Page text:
“The conflict between state and federal law in this area raises thorny legal issues that, prudence dictates, require the assistance of counsel,” he said.
The fact that marijuana is still a Schedule 1 drug will make it complicated for lawyers like Goldberg to counsel clients in Pennsylvania about the cannabis industry.
Tricky for banks
Only about 30 percent of cannabis-related businesses have access to bank accounts, according to Moriconi.
Because banks are federally insured and marijuana is federally outlawed, banks run the risk of losing insurance.
Banks that take on cannabis-related clients are required by the Financial Crimes Enforcement Network to provide reporting such as suspicious activity reports. The detail required in the reporting would mean an estimated one bank representative would be needed to handle one or two cannabis-related accounts instead of the usual 100 business accounts.
The burden makes it financially unfeasible for a bank to serve the cannabis businesses, Moriconi said.
Then there is the smell. Money collected by pot-related businesses literally smells like marijuana, because the scent sticks to everything, according to Moriconi.
Interested in the industry?
Aside from the legalities, when it comes to getting into the cannabis industry, it’s no easy task.
There is a limited number of licenses available, and the application process is costly.
As the bill is currently written, there would be 25 licenses for growers and processors, and 50 licenses for dispensaries. Each dispensary license can cover up to three dispensaries.
However, the way the licenses might be distributed is complex.
For example, some of the licenses will go to academic research centers, which will be able to grow, process and dispense medical marijuana.
Academic research centers could secure up to eight of the grower/processor licenses and eight of the dispensary licenses. Those centers could open up to six dispensaries.
“This dilutes the total number of available licenses to entities without such a (research) contract, but also guarantees that Pennsylvania will be on the forefront of medical cannabis research,” Moriconi said.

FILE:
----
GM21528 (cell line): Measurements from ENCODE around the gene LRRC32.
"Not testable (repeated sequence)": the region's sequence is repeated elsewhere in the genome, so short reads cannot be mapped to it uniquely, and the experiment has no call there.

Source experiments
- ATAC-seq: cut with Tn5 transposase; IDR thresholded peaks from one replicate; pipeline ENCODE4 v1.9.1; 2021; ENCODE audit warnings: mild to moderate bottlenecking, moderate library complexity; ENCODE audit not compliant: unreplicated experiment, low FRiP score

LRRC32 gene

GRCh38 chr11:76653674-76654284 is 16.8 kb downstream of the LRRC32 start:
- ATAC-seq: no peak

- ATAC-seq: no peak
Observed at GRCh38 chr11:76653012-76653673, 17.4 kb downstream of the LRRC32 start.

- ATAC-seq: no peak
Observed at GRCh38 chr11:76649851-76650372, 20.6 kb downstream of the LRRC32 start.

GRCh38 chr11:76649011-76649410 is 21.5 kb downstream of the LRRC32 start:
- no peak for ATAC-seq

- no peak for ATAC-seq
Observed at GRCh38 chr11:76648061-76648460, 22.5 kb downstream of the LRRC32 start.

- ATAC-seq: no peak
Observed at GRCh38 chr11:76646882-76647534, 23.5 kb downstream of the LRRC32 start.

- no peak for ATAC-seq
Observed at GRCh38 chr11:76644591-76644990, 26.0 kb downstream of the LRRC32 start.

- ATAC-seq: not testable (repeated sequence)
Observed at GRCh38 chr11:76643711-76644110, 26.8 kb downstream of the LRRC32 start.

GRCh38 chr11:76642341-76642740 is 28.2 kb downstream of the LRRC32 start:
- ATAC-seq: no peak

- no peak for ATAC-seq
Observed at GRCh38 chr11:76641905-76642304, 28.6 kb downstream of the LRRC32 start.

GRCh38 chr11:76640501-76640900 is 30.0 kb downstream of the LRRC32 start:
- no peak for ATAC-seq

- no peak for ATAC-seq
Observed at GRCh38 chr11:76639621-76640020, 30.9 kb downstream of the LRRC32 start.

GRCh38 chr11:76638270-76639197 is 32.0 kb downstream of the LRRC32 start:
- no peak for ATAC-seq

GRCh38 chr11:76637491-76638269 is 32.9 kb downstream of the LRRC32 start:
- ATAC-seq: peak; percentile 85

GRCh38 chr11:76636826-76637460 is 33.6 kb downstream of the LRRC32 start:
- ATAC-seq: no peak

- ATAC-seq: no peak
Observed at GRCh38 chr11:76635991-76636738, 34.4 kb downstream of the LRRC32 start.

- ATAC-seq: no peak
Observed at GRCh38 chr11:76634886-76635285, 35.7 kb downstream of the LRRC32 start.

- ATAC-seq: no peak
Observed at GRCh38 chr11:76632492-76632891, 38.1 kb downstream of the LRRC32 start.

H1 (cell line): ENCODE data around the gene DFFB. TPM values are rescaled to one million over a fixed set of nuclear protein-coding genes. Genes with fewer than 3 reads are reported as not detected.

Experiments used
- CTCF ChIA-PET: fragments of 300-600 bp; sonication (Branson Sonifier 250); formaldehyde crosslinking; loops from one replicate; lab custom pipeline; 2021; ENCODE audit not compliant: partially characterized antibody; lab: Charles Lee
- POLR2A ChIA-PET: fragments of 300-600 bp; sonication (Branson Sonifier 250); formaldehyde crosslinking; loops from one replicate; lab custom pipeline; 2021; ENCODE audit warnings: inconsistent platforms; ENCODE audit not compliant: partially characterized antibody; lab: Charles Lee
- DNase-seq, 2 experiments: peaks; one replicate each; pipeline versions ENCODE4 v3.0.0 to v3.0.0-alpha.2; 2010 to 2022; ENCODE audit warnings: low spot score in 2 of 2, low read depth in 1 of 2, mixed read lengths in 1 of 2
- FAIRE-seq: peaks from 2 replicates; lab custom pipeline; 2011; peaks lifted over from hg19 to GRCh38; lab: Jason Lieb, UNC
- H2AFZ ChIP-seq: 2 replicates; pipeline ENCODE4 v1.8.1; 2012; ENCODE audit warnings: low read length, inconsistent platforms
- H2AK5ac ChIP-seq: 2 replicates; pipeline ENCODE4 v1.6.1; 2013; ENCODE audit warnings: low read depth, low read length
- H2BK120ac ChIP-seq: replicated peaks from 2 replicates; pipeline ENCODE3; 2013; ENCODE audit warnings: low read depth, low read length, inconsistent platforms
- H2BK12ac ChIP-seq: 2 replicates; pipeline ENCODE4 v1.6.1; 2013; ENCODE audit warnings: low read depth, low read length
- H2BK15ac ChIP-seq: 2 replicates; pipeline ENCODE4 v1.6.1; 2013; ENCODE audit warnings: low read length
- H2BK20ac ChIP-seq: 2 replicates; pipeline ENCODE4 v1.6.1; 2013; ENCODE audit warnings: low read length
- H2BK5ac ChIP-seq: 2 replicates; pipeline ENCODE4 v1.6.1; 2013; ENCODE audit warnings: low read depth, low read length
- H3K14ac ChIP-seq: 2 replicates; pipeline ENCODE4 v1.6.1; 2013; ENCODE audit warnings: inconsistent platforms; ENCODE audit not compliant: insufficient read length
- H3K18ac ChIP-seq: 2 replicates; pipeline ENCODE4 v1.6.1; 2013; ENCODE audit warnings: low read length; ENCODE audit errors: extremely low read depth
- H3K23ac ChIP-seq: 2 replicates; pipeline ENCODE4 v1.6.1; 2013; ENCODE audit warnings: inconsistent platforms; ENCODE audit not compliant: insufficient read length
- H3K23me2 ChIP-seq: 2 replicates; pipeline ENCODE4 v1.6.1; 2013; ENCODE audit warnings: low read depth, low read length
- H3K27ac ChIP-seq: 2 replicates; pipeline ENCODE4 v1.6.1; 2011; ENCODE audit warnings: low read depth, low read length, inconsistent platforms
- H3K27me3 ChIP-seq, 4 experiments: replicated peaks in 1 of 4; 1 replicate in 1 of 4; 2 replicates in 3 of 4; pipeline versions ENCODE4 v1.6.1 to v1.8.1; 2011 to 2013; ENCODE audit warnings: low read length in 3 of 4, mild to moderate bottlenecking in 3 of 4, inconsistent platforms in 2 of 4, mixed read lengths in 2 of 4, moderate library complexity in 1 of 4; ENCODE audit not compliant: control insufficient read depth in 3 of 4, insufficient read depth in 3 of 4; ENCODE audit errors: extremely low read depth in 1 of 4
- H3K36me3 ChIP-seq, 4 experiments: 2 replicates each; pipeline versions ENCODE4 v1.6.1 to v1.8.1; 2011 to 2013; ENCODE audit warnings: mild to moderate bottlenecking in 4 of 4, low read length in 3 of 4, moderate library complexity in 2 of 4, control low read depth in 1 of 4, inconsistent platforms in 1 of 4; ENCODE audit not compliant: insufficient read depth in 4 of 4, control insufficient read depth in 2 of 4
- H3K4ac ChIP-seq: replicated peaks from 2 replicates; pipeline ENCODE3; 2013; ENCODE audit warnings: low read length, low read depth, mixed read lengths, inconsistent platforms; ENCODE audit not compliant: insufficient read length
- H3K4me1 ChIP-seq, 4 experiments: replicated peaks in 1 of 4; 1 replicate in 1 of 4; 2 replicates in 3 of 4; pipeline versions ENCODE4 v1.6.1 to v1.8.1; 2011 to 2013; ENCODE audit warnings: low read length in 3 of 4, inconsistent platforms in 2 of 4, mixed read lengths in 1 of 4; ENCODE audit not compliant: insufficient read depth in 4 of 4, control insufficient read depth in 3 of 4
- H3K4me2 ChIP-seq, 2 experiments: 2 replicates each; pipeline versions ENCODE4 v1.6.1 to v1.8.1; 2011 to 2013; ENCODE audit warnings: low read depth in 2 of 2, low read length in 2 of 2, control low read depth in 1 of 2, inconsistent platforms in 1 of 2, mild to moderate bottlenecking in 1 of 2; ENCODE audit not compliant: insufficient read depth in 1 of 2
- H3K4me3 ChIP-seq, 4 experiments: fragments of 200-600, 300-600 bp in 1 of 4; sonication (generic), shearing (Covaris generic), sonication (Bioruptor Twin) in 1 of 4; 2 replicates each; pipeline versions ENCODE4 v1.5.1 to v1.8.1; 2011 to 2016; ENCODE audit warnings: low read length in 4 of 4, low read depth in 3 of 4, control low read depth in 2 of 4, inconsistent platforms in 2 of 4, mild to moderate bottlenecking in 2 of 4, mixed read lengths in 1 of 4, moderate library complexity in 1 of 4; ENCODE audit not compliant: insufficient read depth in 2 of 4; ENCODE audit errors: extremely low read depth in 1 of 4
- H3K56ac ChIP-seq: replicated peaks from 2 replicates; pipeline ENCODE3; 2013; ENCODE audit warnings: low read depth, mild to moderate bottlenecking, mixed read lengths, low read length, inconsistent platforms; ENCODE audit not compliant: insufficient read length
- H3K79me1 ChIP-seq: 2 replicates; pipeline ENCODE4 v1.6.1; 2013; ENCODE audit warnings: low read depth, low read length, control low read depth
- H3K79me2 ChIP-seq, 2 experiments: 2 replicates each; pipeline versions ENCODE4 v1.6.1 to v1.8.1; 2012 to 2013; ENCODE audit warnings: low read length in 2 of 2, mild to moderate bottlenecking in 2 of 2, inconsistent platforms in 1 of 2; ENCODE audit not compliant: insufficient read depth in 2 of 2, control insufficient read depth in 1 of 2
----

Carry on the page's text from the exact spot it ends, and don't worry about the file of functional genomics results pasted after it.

The application cost, meanwhile, is estimated to fall between $600,000 and $1 million for both growers and dispensers, according to Russ Cersosimo, director of strategic alliances for the Pennsylvania Medical Cannabis Society.
The nonprofit is currently talking to interested businesses and helping connect them with resources, whether that be access to lobbyists, educational resources, networking events, investment capital, strategic partners or vendor discounts, among other things.
The Pennsylvania Department of Health will establish the maximum allowed price per unit of medical cannabils, or the price ceiling, according to Cersosimo.
Although some House Representatives tried amending the bill so that it would be practically impossible for people to use cannabis inside or outside of the workplace, none were successful.
In the bill’s current form, it would protect employees from retaliation from an employer for using medical marijuana, Moriconi said. Under federal law, however, usage is illegal for federal employees.
The bill still allows for disciplinary action for on-the-job impairment or employment that falls below the employer’s standards. An employer is not required to accommodate an employee or do anything that would violate federal law.
Situations would be handled the same way they would be if an employee were prescribed any other medication, according to Karen A. Young, founder and president of HR Resolutions in Lower Paxton Township, Dauphin County.
Young recommends looking at company policies regarding prescribed medications and considering the impact those drugs can have on safety-sensitive positions, such as operating machinery or driving a vehicle.
“It’s like any other medication,” Young said. “If you have a drug policy that says you may not work while under narcotics, the same rules are going to apply.”